We have all heard the phrase, “rules are meant to be broken,” right? Well, in some cases, rules really are meant to be broken. In the previous two newsletters, we gave you some rules that are generally applied to email marketing. But, are there any exceptions to those rules? When is it a good idea to follow your own instincts? As a client, it is extremely important t you know what you want for your website, email marketing campaign, or newsletter. Remember, a service provider is there to bring your ideas to life and give you sound advice on how to proceed. If you know what you want, you are more likely to get it!
Here are some familiar names that are doing email marketing by their own set of rules.
Costco, we have all heard of this company, right? Well, Costco has bypassed the all important rule that says you do not want to saturate your preview pane with too much information. Instead, Costco offers quite a bit of detailed information in this area. Why does this work for Costco? Maybe because we all recognize this brand and the services offered. Many of us will take the extra step, click on a link, and scroll up to the next column to see what Costco has to offer.
Who else is blazing their own trail? Nordstrom is following a different set of rules when it has to do with subject lines. Subject lines typically contain 35- 45 characters. However, the subject line for Nordstrom’s email marketing reads, “GET FREE Shipping with Any Shoe Purchase.” This immediately sets up the viewer for an offer for free shipping, but instead “sets up the subscriber for the sight of great shoes.” While the content and intent of the email is not exactly clear, the shorter subject line and enticing header is something that gets a reaction from people.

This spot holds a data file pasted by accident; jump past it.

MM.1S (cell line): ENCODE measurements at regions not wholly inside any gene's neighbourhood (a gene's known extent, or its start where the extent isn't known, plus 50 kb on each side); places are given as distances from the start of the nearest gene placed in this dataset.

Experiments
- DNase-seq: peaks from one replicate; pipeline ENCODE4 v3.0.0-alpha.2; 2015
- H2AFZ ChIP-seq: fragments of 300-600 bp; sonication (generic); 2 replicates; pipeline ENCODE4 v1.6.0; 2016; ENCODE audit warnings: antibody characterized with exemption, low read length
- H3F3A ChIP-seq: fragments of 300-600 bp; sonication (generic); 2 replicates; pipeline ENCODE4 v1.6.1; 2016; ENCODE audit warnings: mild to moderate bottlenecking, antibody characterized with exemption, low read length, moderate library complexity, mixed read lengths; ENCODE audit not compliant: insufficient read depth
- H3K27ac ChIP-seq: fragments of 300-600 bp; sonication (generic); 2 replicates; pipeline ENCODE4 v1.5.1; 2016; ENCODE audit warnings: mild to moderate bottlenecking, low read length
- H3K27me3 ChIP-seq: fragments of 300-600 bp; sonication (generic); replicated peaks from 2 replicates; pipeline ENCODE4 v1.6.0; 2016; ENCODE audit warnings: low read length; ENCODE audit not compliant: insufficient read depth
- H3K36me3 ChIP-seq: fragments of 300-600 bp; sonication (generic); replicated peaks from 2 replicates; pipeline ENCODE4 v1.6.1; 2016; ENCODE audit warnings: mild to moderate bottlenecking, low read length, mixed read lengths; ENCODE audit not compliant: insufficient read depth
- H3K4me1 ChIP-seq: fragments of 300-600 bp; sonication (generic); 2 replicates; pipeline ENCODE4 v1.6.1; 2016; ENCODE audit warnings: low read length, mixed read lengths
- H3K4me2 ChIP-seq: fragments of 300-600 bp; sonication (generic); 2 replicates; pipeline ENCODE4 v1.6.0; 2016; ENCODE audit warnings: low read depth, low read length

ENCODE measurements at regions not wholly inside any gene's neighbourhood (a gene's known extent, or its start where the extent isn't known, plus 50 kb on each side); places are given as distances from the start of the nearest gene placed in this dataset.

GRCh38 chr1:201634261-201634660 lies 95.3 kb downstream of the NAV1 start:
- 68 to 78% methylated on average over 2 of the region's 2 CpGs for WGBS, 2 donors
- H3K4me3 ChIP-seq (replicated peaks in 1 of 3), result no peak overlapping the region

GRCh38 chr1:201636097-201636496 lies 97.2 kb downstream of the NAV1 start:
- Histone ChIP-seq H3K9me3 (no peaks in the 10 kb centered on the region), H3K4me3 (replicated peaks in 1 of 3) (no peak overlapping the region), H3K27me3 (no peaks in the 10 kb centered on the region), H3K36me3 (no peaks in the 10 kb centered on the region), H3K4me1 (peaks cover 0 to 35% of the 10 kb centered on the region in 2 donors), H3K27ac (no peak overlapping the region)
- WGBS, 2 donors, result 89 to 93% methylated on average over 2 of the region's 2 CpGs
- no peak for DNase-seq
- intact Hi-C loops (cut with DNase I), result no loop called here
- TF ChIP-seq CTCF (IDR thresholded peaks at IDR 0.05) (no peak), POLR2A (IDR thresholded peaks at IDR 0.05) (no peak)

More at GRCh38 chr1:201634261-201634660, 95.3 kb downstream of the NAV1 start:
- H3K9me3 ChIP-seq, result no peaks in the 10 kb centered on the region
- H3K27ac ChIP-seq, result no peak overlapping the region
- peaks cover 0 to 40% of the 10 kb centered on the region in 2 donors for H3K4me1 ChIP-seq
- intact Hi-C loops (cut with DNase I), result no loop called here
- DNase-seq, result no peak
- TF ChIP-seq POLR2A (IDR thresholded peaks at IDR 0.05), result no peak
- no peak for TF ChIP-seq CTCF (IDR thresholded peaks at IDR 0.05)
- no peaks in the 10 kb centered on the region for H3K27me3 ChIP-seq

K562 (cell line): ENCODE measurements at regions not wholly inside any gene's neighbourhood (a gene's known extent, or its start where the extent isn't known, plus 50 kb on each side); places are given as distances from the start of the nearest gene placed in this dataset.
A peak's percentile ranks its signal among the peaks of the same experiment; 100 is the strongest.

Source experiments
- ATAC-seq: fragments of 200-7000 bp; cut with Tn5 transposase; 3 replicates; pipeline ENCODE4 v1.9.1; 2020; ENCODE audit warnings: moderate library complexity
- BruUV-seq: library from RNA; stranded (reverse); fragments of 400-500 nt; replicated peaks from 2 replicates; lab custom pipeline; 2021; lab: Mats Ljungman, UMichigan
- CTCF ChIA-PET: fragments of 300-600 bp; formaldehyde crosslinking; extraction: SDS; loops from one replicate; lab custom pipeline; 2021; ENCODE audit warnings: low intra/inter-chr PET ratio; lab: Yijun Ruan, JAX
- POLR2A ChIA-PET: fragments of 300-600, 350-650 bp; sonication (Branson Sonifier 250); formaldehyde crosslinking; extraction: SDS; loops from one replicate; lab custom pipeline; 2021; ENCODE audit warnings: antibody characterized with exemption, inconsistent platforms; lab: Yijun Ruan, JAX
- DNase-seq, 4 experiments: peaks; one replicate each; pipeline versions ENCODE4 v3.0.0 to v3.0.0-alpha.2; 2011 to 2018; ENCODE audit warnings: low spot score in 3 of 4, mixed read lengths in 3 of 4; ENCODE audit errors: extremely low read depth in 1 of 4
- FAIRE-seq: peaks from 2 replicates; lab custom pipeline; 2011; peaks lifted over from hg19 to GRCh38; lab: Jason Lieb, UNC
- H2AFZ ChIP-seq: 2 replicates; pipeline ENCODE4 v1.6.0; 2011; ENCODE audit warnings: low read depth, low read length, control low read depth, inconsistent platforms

How about Pandora? According to best practices, “Pandora’s copy is long, and the message is not direct (it doesn’t steer subscribers back to the website). Because Pandora is a free service that does not need to upsell to already-engaged subscribers, the company uses its welcome message to highlight its human face and to introduce its accessible customer service.” In other words, Pandora does not need to re-sell services to those already receiving their email marketing. Instead, Pandora reinforces the importance of customer service human interaction.
Lastly, we take a look at Backcountry. This company basically spoofs itself and the whole idea of “call to action” by being irreverent, “light it up.” Yes, normally any call to action would be highlighted and right at the top, where the subscriber can clearly see what is being asked of him or her. However, there are times when a more lighthearted approach does the trick. Backcountry is the perfect example of this approach.
So, what does all of this mean to you and your business? It means not every rule will apply to you or to the type of business you are promoting. How you promote your business depends greatly on the audience you are trying to reach, the services you are providing, and branding. The best way to conduct any email marketing campaign is to discuss your goals with a savvy email marketing provider. A good provider will not only listen – they will also offer you sound advice on how to reach your target audience.
*Did You Know – email ad spending will increase to $677 million in 2011, from $492 million in 2008?